Your child may think nothing of posting something about his plans to join friends tonight at eight at the neighborhood bowling alley. Meanwhile, there’s a certain guy at school who’s just been waiting for a chance to get even with your child for some slight, whether real or imagined. Now that bully knows exactly where your son is going to be at a certain time. So this kid shows up as your son is walking in or out of the bowling alley and beats him up and calls him names and spits in his face, right in front of all his friends. All because of a casual, seemingly innocent post on a social media site. By telling everyone where you’re going, what you’re doing, who you’re with, what you’re thinking, giving them pictures of yourself, and letting them know where you live, this just makes it too easy for bullies and bad guys nowadays to rip you off, beat you up, abduct you, because they know when you’re home and when you’re not, what you look like, where you’re going, and who you’re with.We just made it way too easy for these people. In all honesty, what does a child under 18 need with any kind of social media? If they don’t own a business, if they aren’t a politician, if they don’t have a cause, then the only thing social media outlets allow them to do is to walk into a virtual auditorium filled with strangers, some of whom are guaranteed to be dangerous. Would you allow your child to attend such an event? If someone was selling tickets to an event where you can go hang out in an auditorium, and in that auditorium there are not only other kids, parents, and other normal people, but potential killers, rapists, pedophiles, burglars, animal abusers, and kidnappers, would you buy your child a ticket and allow them to go in there for two or three or four hours at a time? If not, don’t allow them on any type of social media. Establish a zero-tolerance policy. If your child says that everyone else is doing it, and they try to convince you that they’re going to grow up into a maladjusted adult because they don’t know how to use social media, don’t buy it. In all honesty, how long did it take you to learn social media? It doesn’t take a long time. It can wait until they’re older and more mature. As a parent, you want to shield your child for as long as possible from as much harm as possible, and there is nothing beneficial about getting on the Internet as a 13-, 14-, or 15-year-old and seeing someone post something about one of your friends, or about someone breaking up with someone, or that someone thinks you’re fat and ugly and they don’t like your shoes, or that you’re horrible at football, or whatever it is. There is nothing good about it. Cowards and Internet tough guys use the Internet and social media just to make other people feel bad at the push of a button. Don’t allow your child to stand in front of this firing squad of morons and idiots. If you do, that is going to be on your shoulders. Keep in mind that you’re being proactive.You’re closing doors that lead to bullying, kidnapping, rape, and anything else you can imagine. So many parents leave these metaphorical doors unlocked, and all the child has to do is go open them. It’s a cell phone, or social media, or hanging out with bad kids in the neighborhood, or it’s them not understanding they can have a green light to talk to the parent. It’s you ignoring blatant red flags in your home and not going through their room to uncover a journal that says “I hate my life. I wish that I would die. I want to kill myself because I’m being bullied.” Can you imagine how you would feel if you went through your kids room after the fact and found their journal dated a month or two ago saying that they wanted to kill themselves because they were being bullied? I’m not saying that to make you feel bad; I want to impress on you that now is the time to be proactive. These are real cases, believe it or not. Kids are literally killing themselves because of a change in status on some social media site, or because someone un-friended them. Before something like that happens, there are going to be signs. In police work they call them clues. If your child is deviating from their normal behavior, there is something wrong.You know it, but you just can’t put your finger on it. Like I said in the beginning, you need to be vigilant and have zero tolerance. Don’t wait until you’re sure about what’s going on, because that might be too late. So social media – absolutely not. Children under the age of 18 living in your house should not have social media. They can get along without it. They can go play football, basketball, soccer or they can go out in the front yard and hang out with their friends. They can go in the backyard. They can be on any kind of sports team, they should be doing their homework., Eating their dinner, doing their chores and being an average kid. They don’t need to get caught up in that risk, and that is absolutely what it is, an unnecessary risk.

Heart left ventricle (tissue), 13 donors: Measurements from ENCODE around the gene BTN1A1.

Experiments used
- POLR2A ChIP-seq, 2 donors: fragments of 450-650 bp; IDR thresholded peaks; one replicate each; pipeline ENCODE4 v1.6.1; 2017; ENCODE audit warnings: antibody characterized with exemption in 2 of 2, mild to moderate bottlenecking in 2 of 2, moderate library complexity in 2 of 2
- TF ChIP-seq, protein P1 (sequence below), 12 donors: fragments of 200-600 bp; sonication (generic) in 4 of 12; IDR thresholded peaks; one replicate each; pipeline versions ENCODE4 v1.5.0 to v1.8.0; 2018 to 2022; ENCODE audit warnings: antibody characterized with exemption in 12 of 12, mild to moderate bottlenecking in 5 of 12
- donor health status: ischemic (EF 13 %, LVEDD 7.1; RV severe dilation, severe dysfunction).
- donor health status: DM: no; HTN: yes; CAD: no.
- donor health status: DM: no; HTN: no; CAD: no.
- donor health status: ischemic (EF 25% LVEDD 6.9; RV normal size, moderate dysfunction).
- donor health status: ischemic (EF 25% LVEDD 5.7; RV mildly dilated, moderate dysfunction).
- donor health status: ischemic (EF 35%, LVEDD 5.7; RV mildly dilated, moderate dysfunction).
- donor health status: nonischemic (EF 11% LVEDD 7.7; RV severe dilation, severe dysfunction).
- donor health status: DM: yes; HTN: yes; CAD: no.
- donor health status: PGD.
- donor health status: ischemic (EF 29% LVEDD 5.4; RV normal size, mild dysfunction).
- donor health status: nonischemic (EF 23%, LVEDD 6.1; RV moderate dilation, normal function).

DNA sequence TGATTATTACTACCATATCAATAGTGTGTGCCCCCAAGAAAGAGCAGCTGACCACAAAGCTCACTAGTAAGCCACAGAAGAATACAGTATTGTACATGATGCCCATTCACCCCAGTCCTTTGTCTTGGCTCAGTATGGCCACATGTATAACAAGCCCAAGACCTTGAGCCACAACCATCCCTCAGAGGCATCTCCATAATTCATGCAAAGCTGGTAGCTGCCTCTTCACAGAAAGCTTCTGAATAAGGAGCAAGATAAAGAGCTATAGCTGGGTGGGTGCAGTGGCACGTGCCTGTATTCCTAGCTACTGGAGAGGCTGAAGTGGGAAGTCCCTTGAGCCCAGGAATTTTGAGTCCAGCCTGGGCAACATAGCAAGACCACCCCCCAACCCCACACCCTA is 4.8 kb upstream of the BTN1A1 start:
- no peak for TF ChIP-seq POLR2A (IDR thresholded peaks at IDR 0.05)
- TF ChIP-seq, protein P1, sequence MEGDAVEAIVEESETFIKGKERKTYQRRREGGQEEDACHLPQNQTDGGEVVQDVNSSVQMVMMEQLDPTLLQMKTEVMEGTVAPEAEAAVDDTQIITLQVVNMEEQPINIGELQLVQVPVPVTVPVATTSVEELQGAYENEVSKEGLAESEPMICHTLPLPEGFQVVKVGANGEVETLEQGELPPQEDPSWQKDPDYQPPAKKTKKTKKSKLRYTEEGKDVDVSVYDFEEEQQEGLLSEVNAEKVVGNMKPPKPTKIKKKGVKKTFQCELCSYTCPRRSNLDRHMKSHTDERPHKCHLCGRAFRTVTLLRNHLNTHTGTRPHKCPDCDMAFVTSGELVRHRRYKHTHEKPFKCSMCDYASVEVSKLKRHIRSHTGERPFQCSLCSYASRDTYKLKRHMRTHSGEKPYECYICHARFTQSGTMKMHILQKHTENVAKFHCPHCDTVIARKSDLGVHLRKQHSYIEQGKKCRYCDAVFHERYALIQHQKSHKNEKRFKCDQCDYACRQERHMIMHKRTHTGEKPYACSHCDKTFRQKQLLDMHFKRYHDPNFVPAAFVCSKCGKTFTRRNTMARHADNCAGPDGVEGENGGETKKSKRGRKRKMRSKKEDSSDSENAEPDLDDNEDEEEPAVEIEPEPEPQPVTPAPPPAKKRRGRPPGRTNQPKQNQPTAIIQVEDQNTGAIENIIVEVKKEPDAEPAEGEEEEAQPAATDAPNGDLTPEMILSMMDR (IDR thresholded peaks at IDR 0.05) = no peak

One final note: Keep in mind that your child can create a profile at their friend’s house, or at school, or at the library, or with a friend’s cell phone. It’s a very good idea to periodically go online yourself and do a search. It’s very simple for them to create an online presence which they’re trying to hide from you because you told them you don’t want them hanging out online. The only way you’ll know about it is if you search for it.
To learn more about protecting your child against bullies visit: http://cobradefence.co.za/bully-response-plan/